Society For Risk Analysis Annual Meeting 2017

Session Schedule & Abstracts

* Disclaimer: All presentations represent the views of the authors, and not the organizations that support their research. Please apply the standard disclaimer that any opinions, findings, and conclusions or recommendations in abstracts, posters, and presentations at the meeting are those of the authors and do not necessarily reflect the views of any other organization or agency. Meeting attendees and authors should be aware that this disclaimer is intended to apply to all abstracts contained in this document. Authors who wish to emphasize this disclaimer should do so in their presentation or poster. In an effort to make the abstracts as concise as possible and easy for meeting participants to read, the abstracts have been formatted such that they exclude references to papers, affiliations, and/or funding sources. Authors who wish to provide attendees with this information should do so in their presentation or poster.

Common abbreviations

Water Water Everywhere

Room: Salon FG   10:30 am–12:00 pm

Chair(s): Hiba Baroud, Roshi Nateghi

Sponsored by Engineering and Infrastructure Specialty Group

M2-F.1  10:30 am  Why the well runs dry: Assessing global trends in groundwater stress. Bruss B.C, Nateghi R*, Zaitchik B; Purdue University

Abstract: Groundwater is a key element of global access to water resources; and has important implications for political stability, economic growth and public health in every society. Rapid population growth, and accelerated rates of urbanization in recent decades have led to groundwater stress in many parts of the world. Identifying the national-scale drivers of groundwater storage trends is the key first step for understanding water availability and devising sustainable water management policy in a changing climate. In this research, we conducted extensive data mining and predictive analytics to identify the key predictors of the observed groundwater storage trends using agricultural, climate, demographic, land-use and economic variables in 81 countries across the globe.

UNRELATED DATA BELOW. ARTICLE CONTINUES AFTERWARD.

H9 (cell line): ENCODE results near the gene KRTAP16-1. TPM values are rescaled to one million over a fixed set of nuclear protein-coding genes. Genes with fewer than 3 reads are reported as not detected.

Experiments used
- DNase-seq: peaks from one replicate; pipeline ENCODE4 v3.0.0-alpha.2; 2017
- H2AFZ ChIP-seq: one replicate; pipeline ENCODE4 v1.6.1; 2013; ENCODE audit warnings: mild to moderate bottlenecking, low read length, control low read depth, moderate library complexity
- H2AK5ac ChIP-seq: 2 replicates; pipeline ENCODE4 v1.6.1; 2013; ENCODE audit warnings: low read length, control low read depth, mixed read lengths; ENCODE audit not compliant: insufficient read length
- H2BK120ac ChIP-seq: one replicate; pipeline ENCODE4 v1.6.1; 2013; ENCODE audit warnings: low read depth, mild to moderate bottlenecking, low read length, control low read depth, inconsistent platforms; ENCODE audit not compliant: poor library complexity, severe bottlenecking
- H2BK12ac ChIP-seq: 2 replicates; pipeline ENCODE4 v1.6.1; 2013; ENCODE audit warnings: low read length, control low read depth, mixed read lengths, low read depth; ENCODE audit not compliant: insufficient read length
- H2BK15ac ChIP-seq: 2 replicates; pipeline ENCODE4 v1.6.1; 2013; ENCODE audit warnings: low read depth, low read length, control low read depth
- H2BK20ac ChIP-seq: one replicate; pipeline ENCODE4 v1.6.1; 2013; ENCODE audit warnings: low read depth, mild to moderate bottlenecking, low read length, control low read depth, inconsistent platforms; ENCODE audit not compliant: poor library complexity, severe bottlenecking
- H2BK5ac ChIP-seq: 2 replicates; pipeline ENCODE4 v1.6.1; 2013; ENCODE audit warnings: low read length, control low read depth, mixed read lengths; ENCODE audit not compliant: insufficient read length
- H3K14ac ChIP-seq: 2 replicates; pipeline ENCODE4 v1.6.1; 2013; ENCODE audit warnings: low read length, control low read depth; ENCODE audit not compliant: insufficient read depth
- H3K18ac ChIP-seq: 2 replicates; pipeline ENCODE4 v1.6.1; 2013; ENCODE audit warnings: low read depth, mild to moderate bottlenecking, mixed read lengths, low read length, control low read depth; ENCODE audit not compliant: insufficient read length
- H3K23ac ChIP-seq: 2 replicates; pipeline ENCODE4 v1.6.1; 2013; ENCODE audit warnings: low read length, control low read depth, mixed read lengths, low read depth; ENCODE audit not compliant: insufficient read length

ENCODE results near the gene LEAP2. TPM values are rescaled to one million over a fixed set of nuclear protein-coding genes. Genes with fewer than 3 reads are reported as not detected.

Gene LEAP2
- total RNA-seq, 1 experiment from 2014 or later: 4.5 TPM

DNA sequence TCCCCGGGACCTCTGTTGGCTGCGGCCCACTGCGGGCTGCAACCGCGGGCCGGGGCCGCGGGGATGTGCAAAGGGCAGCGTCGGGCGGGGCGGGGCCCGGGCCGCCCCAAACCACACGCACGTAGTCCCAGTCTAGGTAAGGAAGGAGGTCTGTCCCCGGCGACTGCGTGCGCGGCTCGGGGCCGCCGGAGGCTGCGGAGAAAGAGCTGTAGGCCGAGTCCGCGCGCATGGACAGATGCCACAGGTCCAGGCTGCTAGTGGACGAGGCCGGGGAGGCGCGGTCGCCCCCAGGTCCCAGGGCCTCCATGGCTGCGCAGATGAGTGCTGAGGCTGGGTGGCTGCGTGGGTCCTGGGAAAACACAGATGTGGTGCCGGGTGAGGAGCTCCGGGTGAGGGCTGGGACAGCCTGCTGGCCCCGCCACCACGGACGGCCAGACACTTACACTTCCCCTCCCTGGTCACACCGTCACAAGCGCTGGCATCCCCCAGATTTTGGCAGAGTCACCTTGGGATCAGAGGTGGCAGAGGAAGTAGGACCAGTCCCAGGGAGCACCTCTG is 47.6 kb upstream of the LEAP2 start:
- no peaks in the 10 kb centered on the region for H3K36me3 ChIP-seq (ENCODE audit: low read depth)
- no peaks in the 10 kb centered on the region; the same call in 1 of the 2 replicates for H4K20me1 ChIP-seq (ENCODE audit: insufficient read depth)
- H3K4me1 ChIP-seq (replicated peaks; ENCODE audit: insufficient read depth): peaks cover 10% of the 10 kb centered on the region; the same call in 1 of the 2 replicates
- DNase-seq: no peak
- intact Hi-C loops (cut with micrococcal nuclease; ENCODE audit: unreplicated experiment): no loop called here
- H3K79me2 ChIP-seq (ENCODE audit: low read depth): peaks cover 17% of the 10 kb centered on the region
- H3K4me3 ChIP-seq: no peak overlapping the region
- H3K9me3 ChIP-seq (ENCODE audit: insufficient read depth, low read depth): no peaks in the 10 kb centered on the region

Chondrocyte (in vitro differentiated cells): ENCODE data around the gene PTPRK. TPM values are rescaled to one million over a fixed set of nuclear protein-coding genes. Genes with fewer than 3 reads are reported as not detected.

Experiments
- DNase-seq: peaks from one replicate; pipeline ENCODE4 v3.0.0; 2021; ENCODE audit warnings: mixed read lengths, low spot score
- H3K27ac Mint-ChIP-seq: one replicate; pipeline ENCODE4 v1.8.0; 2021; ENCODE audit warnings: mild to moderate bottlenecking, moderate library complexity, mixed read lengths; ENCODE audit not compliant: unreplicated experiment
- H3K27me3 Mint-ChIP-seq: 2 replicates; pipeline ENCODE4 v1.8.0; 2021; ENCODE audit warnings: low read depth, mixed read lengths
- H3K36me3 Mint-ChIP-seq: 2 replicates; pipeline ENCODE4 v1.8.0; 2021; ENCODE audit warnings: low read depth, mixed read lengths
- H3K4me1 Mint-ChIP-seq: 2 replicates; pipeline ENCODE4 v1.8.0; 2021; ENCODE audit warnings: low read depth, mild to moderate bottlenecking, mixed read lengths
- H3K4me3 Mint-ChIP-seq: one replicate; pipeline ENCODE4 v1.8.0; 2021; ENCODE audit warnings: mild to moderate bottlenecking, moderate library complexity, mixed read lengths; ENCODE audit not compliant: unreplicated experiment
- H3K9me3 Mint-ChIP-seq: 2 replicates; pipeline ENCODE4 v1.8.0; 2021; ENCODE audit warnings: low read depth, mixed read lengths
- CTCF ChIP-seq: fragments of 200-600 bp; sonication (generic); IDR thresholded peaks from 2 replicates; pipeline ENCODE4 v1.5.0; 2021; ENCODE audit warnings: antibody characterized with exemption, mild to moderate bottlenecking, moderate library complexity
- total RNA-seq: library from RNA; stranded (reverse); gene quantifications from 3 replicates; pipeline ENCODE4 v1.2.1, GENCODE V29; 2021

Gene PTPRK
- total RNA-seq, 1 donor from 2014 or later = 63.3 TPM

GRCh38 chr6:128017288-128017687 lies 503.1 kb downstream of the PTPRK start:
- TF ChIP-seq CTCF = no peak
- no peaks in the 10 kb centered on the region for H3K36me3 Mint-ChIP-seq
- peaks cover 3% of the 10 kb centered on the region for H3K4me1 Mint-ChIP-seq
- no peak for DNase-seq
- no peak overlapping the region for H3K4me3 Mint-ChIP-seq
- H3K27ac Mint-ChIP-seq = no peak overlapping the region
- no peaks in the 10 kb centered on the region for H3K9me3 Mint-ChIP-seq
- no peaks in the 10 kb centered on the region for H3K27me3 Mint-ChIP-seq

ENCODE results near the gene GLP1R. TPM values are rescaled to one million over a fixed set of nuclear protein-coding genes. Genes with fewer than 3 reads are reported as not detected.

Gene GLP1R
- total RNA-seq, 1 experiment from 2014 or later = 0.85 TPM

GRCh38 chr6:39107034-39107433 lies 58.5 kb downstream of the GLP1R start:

M2-F.2  10:50 am  Water-Energy Nexus: Impact on Electrical Energy Conversion and Mitigation by Smart Water Resources Management. Gjorgiev B, Sansavini G*; ETH Zurich

Abstract: The water-energy nexus refers to the water used to generate electricity and to the electric energy used to collect, clean, move, store, and dispose of water. Water is used in all stages of electric energy conversion making power systems vulnerable to water scarcity and warming. In particular, a water flow decrease and temperature increase in rivers can significantly limit the generation of electricity. This paper investigates the issues to energy conversion stemming from the water-energy nexus and mitigates them by developing a model for the smart utilization of water resources. The objective is to minimize power curtailments caused by a river water flow decrease and a temperature increase. The developed water-energy nexus model integrates the operational characteristics of hydro power plants, the environmental conditions, the river water temperature prediction and thermal load release in river bodies. The application to a hydraulic cascade of hydro and a thermal power plants under drought conditions shows that smart water management entails a significant reduction of power curtailments. In general, the full coordination of the power outputs of the units affected by the hydrological link provides the most effective mitigations of the potential issues stemming from the water-energy nexus. Finally, critical temperature and flow regimes are identified which severely impact the energy conversion and may cause systemic risks in case the generators in one region must be simultaneously curtailed.